Following on from my previous post about libraries engaging with new models for the production of culture, particularly crowdsourcing platforms, I wanted to highlight a parallel opportunity for libraries to efficiently get the support they need.
It’s a universal complaint that libraries have very poor budgets for training and advice – especially in relation to exactly the areas where training and advice are most needed, those where public demand is high but libraries’ metrics are not yet well-formed and their staff (including management) are not yet well-informed. Yes, library staff are skilled at research and self-directed study – but sometimes the most efficient way to learn is from someone who has already done all that work and can save you time.
This is especially true for the kind of training that is hardest to arrange affordably – specialised training for only a small number of staff. The time of specialist staff is inherently less flexible and more in-demand, because there are fewer people who can step in for them; and because training sessions tend to be smaller, costs are split between fewer participants and therefore higher per head.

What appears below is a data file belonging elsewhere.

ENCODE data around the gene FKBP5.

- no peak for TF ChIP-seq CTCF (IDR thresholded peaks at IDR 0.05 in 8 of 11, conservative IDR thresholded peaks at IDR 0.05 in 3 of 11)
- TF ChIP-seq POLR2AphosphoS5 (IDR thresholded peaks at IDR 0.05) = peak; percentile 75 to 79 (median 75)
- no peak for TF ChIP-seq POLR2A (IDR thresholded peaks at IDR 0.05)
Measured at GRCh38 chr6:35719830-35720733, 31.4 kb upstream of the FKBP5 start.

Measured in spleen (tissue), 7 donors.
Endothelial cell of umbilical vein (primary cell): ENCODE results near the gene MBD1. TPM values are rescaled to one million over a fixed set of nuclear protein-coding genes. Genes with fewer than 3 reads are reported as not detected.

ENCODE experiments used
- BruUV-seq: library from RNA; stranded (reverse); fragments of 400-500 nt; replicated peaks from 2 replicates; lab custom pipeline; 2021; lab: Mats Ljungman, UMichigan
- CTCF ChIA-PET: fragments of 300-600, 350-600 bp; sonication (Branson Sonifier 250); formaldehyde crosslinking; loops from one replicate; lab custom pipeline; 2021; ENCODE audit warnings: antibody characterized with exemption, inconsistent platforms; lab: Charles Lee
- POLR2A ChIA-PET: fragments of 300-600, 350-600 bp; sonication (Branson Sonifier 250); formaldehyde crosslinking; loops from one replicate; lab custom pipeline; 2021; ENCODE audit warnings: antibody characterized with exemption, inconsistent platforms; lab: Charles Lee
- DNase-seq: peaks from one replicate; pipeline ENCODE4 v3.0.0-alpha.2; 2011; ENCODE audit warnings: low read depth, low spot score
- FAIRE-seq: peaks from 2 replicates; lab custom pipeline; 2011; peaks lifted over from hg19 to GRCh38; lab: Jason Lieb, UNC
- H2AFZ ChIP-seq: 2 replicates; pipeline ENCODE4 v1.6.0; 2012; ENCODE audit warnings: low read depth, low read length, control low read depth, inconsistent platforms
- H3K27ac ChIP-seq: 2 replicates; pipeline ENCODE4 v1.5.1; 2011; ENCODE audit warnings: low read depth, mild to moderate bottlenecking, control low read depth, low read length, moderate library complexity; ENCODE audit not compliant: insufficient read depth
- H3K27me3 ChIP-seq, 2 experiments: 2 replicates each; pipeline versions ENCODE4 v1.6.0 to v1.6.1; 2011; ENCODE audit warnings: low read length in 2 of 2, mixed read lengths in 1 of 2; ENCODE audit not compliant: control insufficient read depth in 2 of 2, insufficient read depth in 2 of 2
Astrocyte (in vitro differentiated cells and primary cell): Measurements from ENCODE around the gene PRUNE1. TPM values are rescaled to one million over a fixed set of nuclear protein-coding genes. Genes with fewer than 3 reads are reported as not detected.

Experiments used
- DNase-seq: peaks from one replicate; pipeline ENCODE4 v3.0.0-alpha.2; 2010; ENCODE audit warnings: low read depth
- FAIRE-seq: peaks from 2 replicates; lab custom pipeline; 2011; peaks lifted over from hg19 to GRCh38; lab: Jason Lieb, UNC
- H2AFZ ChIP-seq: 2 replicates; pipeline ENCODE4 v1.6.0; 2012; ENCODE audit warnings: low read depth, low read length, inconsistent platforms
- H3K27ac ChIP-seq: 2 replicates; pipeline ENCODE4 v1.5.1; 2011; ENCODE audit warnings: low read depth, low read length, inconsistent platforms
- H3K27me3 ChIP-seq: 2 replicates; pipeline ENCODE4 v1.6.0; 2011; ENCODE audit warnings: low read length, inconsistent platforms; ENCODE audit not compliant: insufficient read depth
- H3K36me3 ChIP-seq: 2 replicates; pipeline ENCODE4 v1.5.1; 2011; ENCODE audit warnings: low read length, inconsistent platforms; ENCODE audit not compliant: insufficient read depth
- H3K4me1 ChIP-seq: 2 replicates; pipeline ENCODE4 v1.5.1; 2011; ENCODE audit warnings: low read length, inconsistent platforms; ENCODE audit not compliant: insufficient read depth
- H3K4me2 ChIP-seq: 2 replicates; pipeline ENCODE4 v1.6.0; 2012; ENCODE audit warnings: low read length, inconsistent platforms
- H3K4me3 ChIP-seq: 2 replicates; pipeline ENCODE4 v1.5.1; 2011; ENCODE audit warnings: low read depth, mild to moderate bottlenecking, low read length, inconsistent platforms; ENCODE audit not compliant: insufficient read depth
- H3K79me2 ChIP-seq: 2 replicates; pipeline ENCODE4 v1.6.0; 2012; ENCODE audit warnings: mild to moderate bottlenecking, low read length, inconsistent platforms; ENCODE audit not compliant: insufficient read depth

The same basic principles that let the general public aggregate their demand – and money – in support of created works can serve libraries just as well. We just need to commit to doing so.
So what I propose is that libraries – and their umbrella bodies – start talking about formal systems that they can use to pool both funds and lists of topics on which they are seeking advice and/or training. Bodies like ALIA, the PLVN – and equivalents elsewhere – or National/State Libraries could set up a register of topics or activities of interest, and there are a couple of ways in which the aggregation of funding could be handled.
Speaking as someone who became a consultant precisely to give libraries access to this sort of specialised advice, I can affirm that this would be something I personally would be happy to support. While it’s in my financial interests to get as many different payments as possible for the same thing, that’s not my primary objective. So I am entirely happy to hear from libraries who would be interested in sharing the cost of training I run in order that I can help you find people to split the costs.
I would also be happy to help umbrella bodies develop the systems they require to support their members in this way. (And, in keeping with the spirit of this idea, to share the results with other such bodies so that they can benefit too.)
Innovation isn’t just for our patrons, after all!